ALA Midwinter 2013

Day in the Life of a Children’s Librarian at #alamw13

While schedules vary greatly for the attendees of the ALA Midwinter Meeting–many of my colleagues have far more committee work than I do–I thought it might be fun to offer a look into one of my conference days here in Seattle. The following day was my Sunday.

6:45 a.m. — Wake up, shower, get dressed, review my schedule for the day.

8:15 a.m. — Stop for coffee on my way to a meeting.

8:30 a.m. — ALSC All Committee Meeting. I sat in on the meeting of the School-Age Programs and Services Committee, which I blogged about briefly yesterday. I also caught the tail end of the discussion at the Children & Technology Task Force.

10:30 a.m. — Scholastic Picture Book Preview. Scholastic authors and illustrators shared their upcoming books; Stephen Savage, Tom Lichtenheld, and Amy Krouse Rosenthal really got the audience laughing. I also enjoyed talking to colleagues during the reception about great nonfiction and apps for school-age kids.

12:00 p.m. — I had lunch with a colleague from Missouri who just finished her Printz Committee work. Congrats to all the #ALAyma committees for completing your reading year!

1:30 p.m. — Exhibits hall. I enjoy wandering up and down the aisles, both talking to publisher staff and just browsing books. I have been particularly pleased with the increase in recent years of lovely, well-researched non-fiction and biography picture books for both preschool and school-age readers. Also, I tend to make mental notes about future story time book groupings while I browse the booths.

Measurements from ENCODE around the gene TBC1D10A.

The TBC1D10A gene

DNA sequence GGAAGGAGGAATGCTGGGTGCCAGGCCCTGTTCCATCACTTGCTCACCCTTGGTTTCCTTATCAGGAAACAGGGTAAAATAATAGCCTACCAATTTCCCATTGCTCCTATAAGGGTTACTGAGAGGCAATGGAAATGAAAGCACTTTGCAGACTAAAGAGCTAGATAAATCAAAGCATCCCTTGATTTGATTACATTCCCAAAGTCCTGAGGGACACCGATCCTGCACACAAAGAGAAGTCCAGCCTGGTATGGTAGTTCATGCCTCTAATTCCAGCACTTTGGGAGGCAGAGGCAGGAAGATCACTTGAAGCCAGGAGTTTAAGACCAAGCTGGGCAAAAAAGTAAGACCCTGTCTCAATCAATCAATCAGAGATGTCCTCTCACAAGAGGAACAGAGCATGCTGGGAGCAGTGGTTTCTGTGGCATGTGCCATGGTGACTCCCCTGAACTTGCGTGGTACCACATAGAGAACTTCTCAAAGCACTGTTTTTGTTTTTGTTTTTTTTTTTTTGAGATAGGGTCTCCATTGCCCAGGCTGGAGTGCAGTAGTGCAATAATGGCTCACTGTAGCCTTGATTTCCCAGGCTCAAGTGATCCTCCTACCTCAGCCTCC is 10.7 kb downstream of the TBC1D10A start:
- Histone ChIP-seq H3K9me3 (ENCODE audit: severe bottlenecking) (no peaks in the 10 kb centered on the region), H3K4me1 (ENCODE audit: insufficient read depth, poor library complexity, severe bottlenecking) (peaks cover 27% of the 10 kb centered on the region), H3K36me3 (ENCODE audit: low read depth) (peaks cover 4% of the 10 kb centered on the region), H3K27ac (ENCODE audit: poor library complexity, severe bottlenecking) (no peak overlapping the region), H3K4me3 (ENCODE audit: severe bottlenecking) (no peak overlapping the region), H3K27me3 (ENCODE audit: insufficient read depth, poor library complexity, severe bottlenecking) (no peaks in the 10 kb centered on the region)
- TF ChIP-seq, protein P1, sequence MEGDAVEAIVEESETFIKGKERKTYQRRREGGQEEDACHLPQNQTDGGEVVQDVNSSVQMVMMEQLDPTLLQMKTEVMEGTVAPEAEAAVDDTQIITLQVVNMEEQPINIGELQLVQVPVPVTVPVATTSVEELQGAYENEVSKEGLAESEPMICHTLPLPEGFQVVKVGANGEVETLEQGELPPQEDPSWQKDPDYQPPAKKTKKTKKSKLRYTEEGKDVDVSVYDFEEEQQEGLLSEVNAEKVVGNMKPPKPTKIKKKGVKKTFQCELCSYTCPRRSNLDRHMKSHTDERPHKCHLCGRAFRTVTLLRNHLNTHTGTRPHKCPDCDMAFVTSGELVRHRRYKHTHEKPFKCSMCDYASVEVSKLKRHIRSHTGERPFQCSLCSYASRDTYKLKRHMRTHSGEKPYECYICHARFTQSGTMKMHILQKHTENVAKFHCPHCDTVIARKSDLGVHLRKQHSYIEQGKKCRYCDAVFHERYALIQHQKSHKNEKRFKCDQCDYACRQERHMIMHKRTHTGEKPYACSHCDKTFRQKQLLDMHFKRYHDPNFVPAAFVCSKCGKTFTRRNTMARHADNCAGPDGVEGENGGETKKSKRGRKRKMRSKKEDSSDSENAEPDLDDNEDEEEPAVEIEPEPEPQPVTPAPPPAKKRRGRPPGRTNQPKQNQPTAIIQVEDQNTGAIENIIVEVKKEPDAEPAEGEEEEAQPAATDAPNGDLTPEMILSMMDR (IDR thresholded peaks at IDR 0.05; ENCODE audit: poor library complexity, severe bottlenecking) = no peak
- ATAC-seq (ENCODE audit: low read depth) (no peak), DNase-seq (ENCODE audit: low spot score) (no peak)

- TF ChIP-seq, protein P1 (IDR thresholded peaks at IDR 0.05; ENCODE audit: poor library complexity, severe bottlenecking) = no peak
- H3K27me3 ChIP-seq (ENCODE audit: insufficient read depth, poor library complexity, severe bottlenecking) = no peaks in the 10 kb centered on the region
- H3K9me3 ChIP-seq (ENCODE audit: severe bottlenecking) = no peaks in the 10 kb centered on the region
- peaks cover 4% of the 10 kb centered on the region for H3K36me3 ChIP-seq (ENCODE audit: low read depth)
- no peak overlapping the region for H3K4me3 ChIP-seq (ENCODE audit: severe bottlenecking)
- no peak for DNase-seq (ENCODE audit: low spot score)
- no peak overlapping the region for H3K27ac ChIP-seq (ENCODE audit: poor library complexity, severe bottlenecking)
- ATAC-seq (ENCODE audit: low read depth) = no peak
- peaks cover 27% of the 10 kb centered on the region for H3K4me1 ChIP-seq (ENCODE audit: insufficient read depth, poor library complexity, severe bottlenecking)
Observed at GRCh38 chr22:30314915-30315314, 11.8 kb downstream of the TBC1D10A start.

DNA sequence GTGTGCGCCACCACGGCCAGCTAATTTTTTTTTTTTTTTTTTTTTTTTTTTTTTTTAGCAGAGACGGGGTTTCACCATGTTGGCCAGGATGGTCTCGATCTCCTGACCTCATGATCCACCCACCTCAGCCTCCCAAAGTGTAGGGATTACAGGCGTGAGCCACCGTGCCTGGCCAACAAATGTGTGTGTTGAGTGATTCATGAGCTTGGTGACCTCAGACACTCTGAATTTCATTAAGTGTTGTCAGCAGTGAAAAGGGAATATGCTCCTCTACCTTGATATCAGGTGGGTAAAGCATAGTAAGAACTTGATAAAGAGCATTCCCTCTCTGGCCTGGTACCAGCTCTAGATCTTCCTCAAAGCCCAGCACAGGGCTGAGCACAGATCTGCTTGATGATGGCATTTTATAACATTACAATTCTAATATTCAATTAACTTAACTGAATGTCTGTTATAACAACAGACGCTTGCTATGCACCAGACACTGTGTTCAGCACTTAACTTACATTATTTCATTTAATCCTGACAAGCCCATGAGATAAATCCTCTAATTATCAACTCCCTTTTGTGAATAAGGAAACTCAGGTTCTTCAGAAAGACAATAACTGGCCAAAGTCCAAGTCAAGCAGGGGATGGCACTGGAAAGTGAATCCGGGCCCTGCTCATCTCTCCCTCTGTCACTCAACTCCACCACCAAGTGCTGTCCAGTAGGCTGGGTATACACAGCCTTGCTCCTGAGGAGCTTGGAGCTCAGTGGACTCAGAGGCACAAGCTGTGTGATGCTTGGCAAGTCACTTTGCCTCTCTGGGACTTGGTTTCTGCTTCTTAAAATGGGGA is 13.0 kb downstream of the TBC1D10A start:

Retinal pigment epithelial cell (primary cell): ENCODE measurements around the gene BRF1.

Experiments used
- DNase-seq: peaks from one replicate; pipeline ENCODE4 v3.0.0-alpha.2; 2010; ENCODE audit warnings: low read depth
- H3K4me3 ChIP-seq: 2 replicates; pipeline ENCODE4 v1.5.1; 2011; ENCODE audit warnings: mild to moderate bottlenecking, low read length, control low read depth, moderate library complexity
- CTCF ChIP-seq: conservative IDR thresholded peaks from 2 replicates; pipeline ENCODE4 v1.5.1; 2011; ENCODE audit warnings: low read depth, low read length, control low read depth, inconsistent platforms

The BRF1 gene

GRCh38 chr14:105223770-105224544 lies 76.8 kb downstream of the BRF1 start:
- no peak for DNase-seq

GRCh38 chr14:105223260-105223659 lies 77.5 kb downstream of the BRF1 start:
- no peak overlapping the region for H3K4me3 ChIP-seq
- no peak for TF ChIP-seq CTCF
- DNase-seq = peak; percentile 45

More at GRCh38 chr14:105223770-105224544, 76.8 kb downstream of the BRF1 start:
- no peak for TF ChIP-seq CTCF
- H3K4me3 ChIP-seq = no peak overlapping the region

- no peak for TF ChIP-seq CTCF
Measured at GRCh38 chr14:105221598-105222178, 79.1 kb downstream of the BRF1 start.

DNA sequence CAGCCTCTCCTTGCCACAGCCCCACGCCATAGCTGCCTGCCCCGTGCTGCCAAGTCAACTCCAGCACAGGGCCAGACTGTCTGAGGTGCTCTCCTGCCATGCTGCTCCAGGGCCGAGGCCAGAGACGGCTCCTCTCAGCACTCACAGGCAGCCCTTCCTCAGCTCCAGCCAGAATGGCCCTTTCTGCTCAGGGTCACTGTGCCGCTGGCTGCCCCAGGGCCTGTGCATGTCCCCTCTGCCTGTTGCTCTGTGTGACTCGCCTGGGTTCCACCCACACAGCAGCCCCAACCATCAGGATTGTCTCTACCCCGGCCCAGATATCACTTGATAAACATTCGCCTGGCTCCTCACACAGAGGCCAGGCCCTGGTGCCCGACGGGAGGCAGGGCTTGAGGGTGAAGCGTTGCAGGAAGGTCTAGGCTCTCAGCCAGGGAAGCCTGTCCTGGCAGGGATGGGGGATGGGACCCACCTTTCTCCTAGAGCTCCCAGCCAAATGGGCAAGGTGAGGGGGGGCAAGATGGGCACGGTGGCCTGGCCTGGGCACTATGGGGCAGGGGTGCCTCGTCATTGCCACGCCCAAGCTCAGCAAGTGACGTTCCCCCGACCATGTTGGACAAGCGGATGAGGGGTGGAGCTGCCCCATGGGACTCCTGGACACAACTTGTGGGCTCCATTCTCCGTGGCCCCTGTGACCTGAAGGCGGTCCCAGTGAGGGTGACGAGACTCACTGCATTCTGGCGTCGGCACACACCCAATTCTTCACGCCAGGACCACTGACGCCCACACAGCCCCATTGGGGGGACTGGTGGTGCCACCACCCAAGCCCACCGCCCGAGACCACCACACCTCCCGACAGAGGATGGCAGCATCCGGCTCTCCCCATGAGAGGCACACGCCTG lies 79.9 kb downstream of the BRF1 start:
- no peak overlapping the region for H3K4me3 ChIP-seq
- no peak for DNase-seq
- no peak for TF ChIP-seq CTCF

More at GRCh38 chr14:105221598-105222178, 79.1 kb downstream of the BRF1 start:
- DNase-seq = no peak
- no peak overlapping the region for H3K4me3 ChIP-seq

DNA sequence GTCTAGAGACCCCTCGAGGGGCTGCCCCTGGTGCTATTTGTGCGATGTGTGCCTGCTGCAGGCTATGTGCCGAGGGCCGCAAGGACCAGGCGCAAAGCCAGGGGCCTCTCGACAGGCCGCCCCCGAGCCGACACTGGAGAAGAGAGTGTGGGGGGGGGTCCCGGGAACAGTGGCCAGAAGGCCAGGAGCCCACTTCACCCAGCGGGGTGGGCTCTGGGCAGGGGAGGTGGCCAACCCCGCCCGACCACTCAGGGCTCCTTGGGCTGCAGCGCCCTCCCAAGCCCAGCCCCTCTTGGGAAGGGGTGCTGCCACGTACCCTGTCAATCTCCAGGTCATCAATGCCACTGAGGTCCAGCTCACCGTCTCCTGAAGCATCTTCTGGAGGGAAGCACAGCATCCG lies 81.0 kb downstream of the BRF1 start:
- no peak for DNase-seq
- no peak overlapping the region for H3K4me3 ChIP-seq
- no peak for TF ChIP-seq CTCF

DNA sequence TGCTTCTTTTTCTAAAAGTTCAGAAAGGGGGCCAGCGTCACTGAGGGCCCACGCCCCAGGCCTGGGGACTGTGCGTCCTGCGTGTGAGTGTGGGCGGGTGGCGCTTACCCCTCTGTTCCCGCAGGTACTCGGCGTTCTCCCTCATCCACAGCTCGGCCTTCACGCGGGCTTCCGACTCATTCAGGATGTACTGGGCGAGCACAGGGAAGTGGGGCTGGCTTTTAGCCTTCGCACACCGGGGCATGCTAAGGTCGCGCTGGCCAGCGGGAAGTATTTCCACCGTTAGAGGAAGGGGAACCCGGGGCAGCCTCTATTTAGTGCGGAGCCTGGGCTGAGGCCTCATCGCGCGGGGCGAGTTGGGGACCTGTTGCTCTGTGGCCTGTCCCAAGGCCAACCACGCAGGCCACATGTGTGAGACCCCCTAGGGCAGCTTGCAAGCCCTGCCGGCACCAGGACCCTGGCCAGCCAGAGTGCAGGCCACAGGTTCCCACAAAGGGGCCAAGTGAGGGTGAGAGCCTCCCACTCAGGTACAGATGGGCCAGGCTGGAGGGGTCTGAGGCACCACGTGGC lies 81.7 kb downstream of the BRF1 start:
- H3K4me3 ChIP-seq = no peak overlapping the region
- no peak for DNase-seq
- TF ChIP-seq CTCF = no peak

3:00 p.m. — Break to live blog and grab a snack.

4:30 p.m. — I went to the Preschool Services Discussion Group meeting, where the topic of conversation was the issues resulting from both large and small program audiences.

5:30 p.m. — Random House put on an event at the Seattle Public Library with seven Newbery-recognized authors: Christopher Paul Curtis, Jenni Holm, Kirby Larson, Louis Sachar, Jerry Spinelli, Rebecca Stead, and Clare Vanderpool all talked about their phone calls to say they’d been recognized, their reading and writing lives, and the impact their young readers have on them. Nancy Pearl moderated this great session.

7:00 p.m. — Penguin Young Readers Group threw an author dinner at a delicious tapas restaurant. I got to hear about new titles from Gordon Dahlquist, Lisa Graff, Ruta Sepetys, and Gayle Forman straight from the authors themselves. Talking books with authors is always enjoyable mixed in with talking books with librarians.

11:30 p.m. — A colleague and I shared a cab back to our hotel, where I immediately fell into bed. Conferences can be exhausting, especially when time changes are involved.


  1. Becky Young

    Thanks for this. As a conference newbie, I felt out of my league and it helped to read what a typical day looked like. I was so confused when I started reading tweets last night after I’d driven home about the Newbery panel. I searched for it in my program & online & couldn’t find anything. The ALA folks said it must have been put on by an outside group and you confirmed it, but how did others find out about it? Or was it invitation only?

  2. Jennifer

    This is my THIRD midwinter and I am still confused. My friend and I wanted to go to the preschool services discussion group, but failed to write down the location…and it mysteriously disappeared from the online schedule every time we searched for it Saturday night (which we did, repeatedly). But we had fun anyways!

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